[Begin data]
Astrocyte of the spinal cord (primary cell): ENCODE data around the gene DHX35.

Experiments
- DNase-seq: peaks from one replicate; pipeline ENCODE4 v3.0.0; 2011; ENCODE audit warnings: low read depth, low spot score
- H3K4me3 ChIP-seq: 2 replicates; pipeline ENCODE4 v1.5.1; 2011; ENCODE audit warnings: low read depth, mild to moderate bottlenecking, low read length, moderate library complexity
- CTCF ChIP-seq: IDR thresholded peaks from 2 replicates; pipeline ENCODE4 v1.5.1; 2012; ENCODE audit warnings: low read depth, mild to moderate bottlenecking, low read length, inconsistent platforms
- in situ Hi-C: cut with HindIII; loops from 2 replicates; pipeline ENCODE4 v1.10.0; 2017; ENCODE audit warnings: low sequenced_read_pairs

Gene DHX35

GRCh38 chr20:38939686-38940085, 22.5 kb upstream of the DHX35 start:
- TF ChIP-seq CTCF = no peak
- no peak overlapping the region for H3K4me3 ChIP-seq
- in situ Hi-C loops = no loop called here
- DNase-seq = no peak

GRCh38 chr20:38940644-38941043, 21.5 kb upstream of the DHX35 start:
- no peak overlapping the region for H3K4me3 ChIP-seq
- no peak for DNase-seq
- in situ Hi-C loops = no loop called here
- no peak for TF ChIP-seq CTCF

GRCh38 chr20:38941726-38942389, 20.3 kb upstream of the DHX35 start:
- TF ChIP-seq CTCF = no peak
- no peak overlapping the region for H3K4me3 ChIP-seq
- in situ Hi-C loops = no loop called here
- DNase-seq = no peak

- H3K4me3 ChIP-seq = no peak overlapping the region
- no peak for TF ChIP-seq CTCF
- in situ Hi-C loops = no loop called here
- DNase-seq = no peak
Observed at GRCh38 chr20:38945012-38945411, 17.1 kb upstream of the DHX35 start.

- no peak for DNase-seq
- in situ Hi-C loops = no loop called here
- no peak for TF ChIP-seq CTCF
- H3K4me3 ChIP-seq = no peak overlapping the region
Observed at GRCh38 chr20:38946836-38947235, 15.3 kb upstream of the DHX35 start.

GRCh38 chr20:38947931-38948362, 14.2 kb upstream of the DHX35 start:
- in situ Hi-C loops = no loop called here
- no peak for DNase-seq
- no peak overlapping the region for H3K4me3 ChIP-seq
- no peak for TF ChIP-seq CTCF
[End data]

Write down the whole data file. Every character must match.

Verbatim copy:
Astrocyte of the spinal cord (primary cell): ENCODE data around the gene DHX35.

Experiments
- DNase-seq: peaks from one replicate; pipeline ENCODE4 v3.0.0; 2011; ENCODE audit warnings: low read depth, low spot score
- H3K4me3 ChIP-seq: 2 replicates; pipeline ENCODE4 v1.5.1; 2011; ENCODE audit warnings: low read depth, mild to moderate bottlenecking, low read length, moderate library complexity
- CTCF ChIP-seq: IDR thresholded peaks from 2 replicates; pipeline ENCODE4 v1.5.1; 2012; ENCODE audit warnings: low read depth, mild to moderate bottlenecking, low read length, inconsistent platforms
- in situ Hi-C: cut with HindIII; loops from 2 replicates; pipeline ENCODE4 v1.10.0; 2017; ENCODE audit warnings: low sequenced_read_pairs

Gene DHX35

GRCh38 chr20:38939686-38940085, 22.5 kb upstream of the DHX35 start:
- TF ChIP-seq CTCF = no peak
- no peak overlapping the region for H3K4me3 ChIP-seq
- in situ Hi-C loops = no loop called here
- DNase-seq = no peak

GRCh38 chr20:38940644-38941043, 21.5 kb upstream of the DHX35 start:
- no peak overlapping the region for H3K4me3 ChIP-seq
- no peak for DNase-seq
- in situ Hi-C loops = no loop called here
- no peak for TF ChIP-seq CTCF

GRCh38 chr20:38941726-38942389, 20.3 kb upstream of the DHX35 start:
- TF ChIP-seq CTCF = no peak
- no peak overlapping the region for H3K4me3 ChIP-seq
- in situ Hi-C loops = no loop called here
- DNase-seq = no peak

- H3K4me3 ChIP-seq = no peak overlapping the region
- no peak for TF ChIP-seq CTCF
- in situ Hi-C loops = no loop called here
- DNase-seq = no peak
Observed at GRCh38 chr20:38945012-38945411, 17.1 kb upstream of the DHX35 start.

- no peak for DNase-seq
- in situ Hi-C loops = no loop called here
- no peak for TF ChIP-seq CTCF
- H3K4me3 ChIP-seq = no peak overlapping the region
Observed at GRCh38 chr20:38946836-38947235, 15.3 kb upstream of the DHX35 start.

GRCh38 chr20:38947931-38948362, 14.2 kb upstream of the DHX35 start:
- in situ Hi-C loops = no loop called here
- no peak for DNase-seq
- no peak overlapping the region for H3K4me3 ChIP-seq
- no peak for TF ChIP-seq CTCF